And Still We Rise: A Black Presence in Alberta, late 1800s – 1970s
And Still We Rise
A Black Presence in Alberta, late 1800s – 1970s
Researched and developed by Dr. Jennifer Kelly
Black history is Alberta’s history. In this exhibit explore the formation of Alberta’s Black communities from the late 1800s through to the early 1970s. Although Black peoples encountered racism in Alberta they were also active and assertive in challenging such instances.
Image courtesy of the Athabasca Archives, 14375.
The title for this virtual exhibition draws on a poem by African American writer and poet Maya Angelou entitled, “And Still I Rise.”
You may write me down in history With your bitter, twisted lies, You may trod me in the very dirt But still, like dust, I’ll rise.
This photographic exhibit acts as a counterstory to broader and commonplace stories of Black people as not present in Alberta history, and their consequent displacement. It is a counterstory that highlights the making of a white settler society through the weaving together of imperialism, capitalism, racism and gender to create a social order that is still with us today. This making of a male-dominated white settler society resulted in the displacement of Indigenous communities and the exclusion of others racialized as not white.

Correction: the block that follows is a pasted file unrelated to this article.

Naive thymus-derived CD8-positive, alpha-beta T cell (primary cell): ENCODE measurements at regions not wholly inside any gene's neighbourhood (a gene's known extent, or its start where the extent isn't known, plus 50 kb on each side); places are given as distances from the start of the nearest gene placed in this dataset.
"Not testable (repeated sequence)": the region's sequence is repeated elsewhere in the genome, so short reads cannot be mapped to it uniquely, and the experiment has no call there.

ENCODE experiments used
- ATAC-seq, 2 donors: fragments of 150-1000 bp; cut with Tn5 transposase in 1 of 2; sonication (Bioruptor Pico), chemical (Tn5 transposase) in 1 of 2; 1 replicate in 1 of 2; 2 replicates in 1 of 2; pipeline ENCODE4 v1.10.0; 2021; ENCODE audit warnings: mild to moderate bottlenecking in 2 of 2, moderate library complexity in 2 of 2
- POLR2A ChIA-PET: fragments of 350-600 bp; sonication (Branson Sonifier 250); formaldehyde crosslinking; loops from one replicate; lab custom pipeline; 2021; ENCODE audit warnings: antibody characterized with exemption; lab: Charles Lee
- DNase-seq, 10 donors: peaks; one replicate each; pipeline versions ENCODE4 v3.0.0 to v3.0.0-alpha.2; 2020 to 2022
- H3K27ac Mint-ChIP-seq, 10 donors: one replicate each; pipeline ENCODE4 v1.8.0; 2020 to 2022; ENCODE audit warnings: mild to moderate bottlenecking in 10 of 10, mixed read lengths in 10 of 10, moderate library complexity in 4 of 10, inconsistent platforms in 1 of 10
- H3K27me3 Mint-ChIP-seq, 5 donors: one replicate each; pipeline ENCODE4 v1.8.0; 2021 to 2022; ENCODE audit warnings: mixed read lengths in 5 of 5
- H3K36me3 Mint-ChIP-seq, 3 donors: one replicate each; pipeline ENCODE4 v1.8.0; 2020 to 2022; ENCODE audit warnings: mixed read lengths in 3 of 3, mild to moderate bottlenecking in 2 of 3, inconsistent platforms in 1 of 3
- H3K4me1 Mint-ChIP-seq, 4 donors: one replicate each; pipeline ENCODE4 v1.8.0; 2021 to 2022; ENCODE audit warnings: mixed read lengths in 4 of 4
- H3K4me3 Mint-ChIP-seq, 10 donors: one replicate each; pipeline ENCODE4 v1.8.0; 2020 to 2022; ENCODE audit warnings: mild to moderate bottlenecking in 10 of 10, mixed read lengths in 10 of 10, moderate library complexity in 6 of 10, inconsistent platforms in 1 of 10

As the virtual exhibition illustrates, Black Albertans did make history, and we can therefore rightly claim that Black history is Canadian history and central to our understanding of the formation of Alberta.
Within the exhibit we view a continuation between the past and the present in terms of how our community has been, and still is, represented as deficient citizens as lesser-than, especially when placed in relation to the constituted whiteness of Alberta.
The history of Black people in what is now known as Alberta began in the fur trade era with Black Canadians arriving as individual pioneers or accompanying traders and surveyors in the 18th and 19th century.
In the early 1900s, advertisements promoting “free” homesteads appeared in American newspapers, including publications in Black communities in the American South. Eager to escape increasing discrimination, segregation laws, and voter disenfranchisement, some Black families from the United States chose to immigrate to Western Canada.
In Alberta, families settled together to form four main rural communities: Junkins, Keystone, Campsie & Pine Creek. Edmonton & Calgary were also home to a growing number of Black families. They soon set up churches and, in some cases, schools within their communities.
The Depression sped up a slow drift from rural Black settlements to cities and towns for economic opportunities – including an increasing number of men who worked on the railways. The communities were active in fighting for their rights through court challenges and the formation of political & social organizations often associated with local churches.
After the WWII, the composition of Black communities in cities began to change as athletes from the United States, Caribbean women under the Domestic Workers Scheme, and a few “meritorious” Black individuals were allowed to move to Alberta.